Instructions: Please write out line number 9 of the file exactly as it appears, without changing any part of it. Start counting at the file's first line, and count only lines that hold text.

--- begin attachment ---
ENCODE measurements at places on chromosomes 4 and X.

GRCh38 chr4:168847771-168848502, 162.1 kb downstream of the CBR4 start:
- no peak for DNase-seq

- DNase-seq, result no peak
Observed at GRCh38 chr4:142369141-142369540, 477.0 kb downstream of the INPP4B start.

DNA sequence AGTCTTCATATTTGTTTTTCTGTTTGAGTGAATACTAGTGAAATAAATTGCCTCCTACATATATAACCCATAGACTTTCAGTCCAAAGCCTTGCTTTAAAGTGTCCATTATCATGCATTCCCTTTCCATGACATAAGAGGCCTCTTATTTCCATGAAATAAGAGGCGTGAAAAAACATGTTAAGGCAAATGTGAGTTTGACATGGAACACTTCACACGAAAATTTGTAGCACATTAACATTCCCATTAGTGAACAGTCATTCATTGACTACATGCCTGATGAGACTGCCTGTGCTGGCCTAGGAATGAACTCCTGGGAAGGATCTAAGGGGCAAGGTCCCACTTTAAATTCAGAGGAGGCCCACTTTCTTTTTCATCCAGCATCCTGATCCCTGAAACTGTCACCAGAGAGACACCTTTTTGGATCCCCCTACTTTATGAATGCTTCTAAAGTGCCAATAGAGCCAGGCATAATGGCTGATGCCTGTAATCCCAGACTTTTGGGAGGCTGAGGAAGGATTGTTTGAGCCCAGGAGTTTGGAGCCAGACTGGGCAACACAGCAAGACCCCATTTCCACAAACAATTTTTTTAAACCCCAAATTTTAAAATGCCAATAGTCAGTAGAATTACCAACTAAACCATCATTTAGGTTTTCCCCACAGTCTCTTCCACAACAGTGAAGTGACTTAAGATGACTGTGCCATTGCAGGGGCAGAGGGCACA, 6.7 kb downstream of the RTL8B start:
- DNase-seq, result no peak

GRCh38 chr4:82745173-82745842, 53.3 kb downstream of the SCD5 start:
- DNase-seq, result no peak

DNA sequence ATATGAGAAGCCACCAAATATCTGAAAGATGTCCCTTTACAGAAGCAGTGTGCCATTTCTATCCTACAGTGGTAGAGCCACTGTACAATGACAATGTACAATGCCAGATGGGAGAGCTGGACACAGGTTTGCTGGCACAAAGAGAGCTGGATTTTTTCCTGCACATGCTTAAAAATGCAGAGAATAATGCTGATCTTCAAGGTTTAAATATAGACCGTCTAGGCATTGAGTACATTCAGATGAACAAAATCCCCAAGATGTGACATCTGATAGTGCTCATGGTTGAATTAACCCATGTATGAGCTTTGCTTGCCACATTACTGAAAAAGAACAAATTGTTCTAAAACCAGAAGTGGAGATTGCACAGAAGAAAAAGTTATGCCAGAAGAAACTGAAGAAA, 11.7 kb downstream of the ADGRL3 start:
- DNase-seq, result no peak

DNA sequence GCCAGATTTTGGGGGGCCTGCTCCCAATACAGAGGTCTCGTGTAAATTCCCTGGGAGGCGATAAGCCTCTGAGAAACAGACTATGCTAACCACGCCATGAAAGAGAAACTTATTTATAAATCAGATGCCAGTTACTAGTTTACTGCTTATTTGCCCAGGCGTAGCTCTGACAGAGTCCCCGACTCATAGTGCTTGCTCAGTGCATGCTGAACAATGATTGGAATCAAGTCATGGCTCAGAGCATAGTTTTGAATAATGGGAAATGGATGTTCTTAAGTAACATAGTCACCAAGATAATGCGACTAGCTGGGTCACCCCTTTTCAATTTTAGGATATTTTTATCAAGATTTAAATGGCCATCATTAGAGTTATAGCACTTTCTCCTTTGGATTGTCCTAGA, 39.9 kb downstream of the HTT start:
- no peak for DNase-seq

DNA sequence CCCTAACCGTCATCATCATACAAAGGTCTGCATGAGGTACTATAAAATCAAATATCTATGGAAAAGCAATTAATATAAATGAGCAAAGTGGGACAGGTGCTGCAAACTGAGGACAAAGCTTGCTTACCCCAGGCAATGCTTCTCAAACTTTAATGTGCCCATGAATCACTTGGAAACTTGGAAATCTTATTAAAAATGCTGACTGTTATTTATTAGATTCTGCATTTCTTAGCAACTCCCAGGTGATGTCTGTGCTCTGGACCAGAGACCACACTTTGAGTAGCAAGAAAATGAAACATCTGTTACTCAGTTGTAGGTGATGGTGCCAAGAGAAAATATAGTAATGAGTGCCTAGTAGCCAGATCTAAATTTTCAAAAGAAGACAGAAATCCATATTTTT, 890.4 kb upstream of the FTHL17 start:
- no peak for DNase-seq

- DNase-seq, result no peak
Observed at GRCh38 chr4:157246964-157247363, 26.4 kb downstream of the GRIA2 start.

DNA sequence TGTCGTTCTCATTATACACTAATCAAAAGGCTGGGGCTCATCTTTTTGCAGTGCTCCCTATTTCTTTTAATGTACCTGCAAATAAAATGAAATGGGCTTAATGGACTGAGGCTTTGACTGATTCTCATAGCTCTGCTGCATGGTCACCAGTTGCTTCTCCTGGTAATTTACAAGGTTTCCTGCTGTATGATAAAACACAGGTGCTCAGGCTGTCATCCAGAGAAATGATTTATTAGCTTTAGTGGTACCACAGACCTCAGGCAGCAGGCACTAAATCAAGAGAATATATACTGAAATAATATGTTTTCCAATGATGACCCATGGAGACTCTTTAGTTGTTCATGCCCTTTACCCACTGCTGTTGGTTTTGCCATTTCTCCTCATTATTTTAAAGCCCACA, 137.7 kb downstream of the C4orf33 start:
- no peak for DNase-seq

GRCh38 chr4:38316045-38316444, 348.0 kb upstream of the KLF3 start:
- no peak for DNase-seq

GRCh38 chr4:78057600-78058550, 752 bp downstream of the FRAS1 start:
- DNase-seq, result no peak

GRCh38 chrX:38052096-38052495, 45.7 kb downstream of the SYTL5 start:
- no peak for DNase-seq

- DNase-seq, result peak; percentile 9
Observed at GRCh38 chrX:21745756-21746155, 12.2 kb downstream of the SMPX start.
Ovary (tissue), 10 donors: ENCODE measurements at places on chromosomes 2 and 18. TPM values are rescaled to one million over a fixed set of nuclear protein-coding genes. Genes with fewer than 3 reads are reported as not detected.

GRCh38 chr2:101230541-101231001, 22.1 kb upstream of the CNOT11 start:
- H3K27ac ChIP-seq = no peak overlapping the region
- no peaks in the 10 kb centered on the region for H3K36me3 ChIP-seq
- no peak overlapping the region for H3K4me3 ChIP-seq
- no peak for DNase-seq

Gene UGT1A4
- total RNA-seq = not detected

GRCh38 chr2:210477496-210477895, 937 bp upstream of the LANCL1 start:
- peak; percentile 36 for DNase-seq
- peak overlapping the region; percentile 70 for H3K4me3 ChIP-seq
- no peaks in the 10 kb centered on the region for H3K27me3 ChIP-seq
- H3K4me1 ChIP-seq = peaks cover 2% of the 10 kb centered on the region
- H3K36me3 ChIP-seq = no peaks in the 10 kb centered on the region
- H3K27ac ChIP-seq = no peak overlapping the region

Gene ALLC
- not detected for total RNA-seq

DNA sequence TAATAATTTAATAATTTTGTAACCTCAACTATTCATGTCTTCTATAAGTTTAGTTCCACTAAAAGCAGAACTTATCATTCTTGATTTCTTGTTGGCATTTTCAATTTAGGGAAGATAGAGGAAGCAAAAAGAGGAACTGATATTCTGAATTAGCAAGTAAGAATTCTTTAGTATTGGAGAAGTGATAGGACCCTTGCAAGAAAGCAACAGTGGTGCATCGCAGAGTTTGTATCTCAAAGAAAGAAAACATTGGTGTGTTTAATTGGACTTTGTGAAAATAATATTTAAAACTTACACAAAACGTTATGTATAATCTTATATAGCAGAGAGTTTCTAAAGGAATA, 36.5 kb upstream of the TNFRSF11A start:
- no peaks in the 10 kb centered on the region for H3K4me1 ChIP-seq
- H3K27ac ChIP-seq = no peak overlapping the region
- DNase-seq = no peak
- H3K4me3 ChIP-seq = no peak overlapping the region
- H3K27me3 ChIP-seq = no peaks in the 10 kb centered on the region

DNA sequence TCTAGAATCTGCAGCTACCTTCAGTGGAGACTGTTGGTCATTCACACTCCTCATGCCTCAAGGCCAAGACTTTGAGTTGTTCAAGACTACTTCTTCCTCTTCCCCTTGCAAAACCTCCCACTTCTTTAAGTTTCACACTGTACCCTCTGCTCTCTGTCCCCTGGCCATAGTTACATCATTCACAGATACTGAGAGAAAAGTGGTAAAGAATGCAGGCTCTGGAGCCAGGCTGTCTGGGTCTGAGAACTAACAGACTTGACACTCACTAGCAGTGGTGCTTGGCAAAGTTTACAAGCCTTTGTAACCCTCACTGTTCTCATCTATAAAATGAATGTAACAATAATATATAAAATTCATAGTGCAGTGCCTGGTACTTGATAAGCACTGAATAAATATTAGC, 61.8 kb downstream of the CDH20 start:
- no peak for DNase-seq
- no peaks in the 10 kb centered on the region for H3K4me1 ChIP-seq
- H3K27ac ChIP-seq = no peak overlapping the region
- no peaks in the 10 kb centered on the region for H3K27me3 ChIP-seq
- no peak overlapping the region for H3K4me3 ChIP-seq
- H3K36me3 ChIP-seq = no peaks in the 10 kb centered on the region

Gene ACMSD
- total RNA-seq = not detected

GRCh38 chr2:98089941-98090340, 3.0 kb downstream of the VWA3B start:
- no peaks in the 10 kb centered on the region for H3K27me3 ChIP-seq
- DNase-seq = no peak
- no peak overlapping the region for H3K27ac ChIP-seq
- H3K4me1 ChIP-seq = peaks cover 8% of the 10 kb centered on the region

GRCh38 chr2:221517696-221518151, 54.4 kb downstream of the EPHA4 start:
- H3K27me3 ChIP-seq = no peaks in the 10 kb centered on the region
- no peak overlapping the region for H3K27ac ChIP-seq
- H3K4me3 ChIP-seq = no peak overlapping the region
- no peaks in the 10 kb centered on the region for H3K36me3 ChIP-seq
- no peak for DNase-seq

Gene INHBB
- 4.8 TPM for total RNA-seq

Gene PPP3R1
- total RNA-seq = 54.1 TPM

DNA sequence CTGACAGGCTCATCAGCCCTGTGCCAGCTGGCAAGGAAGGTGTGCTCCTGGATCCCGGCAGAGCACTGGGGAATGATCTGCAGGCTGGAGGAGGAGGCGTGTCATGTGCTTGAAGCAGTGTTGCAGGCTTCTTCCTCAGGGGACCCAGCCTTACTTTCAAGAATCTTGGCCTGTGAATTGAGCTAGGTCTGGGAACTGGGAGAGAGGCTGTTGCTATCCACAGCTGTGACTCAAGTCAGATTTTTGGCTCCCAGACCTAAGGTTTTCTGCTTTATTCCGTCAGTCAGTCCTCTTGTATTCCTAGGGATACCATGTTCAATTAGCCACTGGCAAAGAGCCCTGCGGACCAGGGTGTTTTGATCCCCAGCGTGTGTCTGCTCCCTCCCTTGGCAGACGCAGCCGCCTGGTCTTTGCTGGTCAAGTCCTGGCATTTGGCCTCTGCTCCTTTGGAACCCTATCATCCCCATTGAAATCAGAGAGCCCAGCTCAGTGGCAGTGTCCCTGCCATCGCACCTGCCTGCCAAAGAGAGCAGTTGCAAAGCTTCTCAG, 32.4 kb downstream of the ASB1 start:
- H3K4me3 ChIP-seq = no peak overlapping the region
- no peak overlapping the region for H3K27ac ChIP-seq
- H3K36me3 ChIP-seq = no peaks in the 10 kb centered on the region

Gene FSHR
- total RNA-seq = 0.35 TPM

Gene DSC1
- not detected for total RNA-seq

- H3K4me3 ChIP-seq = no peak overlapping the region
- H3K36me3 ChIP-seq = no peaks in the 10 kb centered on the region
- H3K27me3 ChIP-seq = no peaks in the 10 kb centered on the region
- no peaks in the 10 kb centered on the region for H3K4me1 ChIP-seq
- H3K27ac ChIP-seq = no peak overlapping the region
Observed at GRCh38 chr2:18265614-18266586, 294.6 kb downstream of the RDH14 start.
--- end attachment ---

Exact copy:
- DNase-seq, result no peak